This is the third installment of my introductory series on understanding the nature of alignment in Pathfinder. To start at the beginning of the series, see the introductory post here.
If indeed alignments are something more than just a type of shorthand label, what might that something be? There are quite a few possible and proposed answers there, so let’s just jump in and have a look at another rather common view.
The world of Pathfinder is filled with gods and other beings possessing divine power. They act, they have concerns and personalities, and they are capable of granting rather significant boons upon their followers and punishments upon their foes. They are also all affiliated very directly with a single alignment. Furthermore, the powers they grant to their followers is pretty clearly dependent upon those followers’ alignments – a chaotic neutral hopeful cleric simply has no hope of getting powers from the lawful neutral god Abadar.
So maybe alignments are just a way of talking about “the will of the gods.” On this view, when we say that a character is lawful good, we mean nothing more or less than “this character acts in ways approved of/recommended by one or more lawful good gods;” when a spell has the [evil] descriptor, that just means that evil gods are okay with that spell being cast, but other gods aren’t. And so on for all other uses of the language of alignment.
Interestingly, this kind of proposal for the meaning of moral language is the subject of one of the oldest and best-known philosophical arguments of all time: Plato’s Euthyphro. And since plenty of what Plato had to say there applies here (and since I’m not quite full enough of myself to take credit for work by Plato), it makes sense to apply Euthyphro here.
In this dialogue, Plato is trying to figure out what might be meant by “piety;” i.e., what does it mean to say that someone or something is “pious”? Now, if you’re thrown off by that rather archaic “piety” language, you can just replace the word “pious” with “good” in the rest of what I’ll say, and the argument should still hold – many scholars interpret Plato more or less this way in any case. For the bulk of the dialogue, the main answer he considers is that what is pious is just “what is loved by the gods.” Simple, right?
The problem (the main one, anyway) is that this doesn’t tell us anything particularly helpful about piety. What we really want to know, after all, is not just what makes the gods happy (if that’s what piety is) but what it is about pious actions that makes the gods giggle so. And we’re not helped by saying, effectively, that “what pleases the gods is what pleases the gods” – that definition is hopelessly circular and doesn’t at all help us understand what it really means for something to be pious, i.e. what it is about pious actions that the gods love.*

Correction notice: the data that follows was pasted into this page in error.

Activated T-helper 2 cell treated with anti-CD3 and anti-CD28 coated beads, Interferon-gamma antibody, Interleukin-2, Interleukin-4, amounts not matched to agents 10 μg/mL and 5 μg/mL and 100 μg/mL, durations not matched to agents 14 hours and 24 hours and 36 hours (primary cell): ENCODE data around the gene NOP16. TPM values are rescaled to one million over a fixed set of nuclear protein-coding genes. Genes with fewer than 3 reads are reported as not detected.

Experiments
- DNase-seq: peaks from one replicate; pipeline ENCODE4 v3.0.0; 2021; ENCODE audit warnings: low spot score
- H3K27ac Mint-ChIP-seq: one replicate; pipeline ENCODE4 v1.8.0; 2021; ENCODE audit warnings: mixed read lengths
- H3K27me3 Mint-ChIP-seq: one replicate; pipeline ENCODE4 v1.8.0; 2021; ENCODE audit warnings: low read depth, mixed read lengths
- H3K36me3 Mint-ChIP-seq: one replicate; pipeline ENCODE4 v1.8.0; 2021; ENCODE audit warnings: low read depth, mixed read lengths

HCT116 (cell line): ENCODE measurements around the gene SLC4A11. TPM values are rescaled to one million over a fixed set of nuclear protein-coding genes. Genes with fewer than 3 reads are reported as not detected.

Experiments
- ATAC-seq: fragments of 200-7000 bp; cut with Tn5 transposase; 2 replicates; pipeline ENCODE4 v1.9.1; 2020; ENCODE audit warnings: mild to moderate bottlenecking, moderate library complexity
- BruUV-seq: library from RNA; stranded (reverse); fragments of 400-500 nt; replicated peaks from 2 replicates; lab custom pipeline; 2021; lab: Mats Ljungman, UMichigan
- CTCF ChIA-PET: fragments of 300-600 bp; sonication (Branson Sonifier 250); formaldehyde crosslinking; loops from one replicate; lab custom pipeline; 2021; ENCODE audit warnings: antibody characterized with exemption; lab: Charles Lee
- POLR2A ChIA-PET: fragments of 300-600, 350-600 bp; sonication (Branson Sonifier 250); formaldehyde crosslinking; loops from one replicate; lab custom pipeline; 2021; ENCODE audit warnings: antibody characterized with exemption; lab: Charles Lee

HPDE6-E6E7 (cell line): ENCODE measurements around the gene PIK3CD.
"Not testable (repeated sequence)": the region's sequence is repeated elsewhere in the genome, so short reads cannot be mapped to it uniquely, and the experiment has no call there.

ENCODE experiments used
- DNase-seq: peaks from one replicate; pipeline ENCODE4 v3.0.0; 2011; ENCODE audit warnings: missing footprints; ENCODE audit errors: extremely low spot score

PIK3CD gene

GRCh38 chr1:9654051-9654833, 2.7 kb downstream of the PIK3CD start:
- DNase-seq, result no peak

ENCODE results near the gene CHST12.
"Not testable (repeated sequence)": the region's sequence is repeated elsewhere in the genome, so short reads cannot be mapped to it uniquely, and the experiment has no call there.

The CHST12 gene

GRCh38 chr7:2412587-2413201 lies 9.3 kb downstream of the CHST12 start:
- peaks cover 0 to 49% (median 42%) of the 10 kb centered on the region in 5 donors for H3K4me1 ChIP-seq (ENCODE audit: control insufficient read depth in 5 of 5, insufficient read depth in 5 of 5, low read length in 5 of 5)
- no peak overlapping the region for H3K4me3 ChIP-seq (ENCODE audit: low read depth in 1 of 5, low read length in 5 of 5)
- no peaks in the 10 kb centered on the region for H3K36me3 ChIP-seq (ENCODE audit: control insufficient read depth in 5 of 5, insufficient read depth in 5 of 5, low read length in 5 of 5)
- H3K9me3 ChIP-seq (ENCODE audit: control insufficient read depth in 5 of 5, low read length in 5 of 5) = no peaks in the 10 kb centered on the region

If we understand this in terms of alignment and Pathfinder (the analogy isn’t perfect, but it’s still remarkably close, and good enough to work, if you ask me), we then have to ask ourselves: if “neutral good” just means “that which pleases Shelyn, Sarenrae, and/or other neutral good deities,” how does that actually tells us what “neutral good” means? What is it about neutral good actions/spells/characters/breakfast pastries/whatever that makes Sarenrae smile?
Well, we hardly learn anything helpful (or meaningful, even) from answering that “they’re neutral good” here, since that’s just saying “what makes Sarenrae smile is what makes Sarenrae smile.” That’s hopelessly circular, and obviously so. Ditto for all the other alignments and deities: just plug in the right alignment and deity names and bingus (Latin for “bingo”), the Euthyphro problem takes this idea down.
So then, we now have good reason to think that the alignments are not simply 1) shorthand labels or 2) expressions of divine opinion. That’s two possibilities down – check out my next post to see what the chances are that the next idea is the correct one!
*I am drastically simplifying the breadth and depth of Plato’s arguments in Euthyphro, one of the best and most compelling of his dialogues (it’s actually my personal favourite), which has kept the attention of scholars and thoughtful layfolk for millennia. It’s also fewer than twenty pages long and public domain, so if you ever feel like treating your brain to an engaging but accessible workout, you could do worse than clicking here and reading Euthyphro.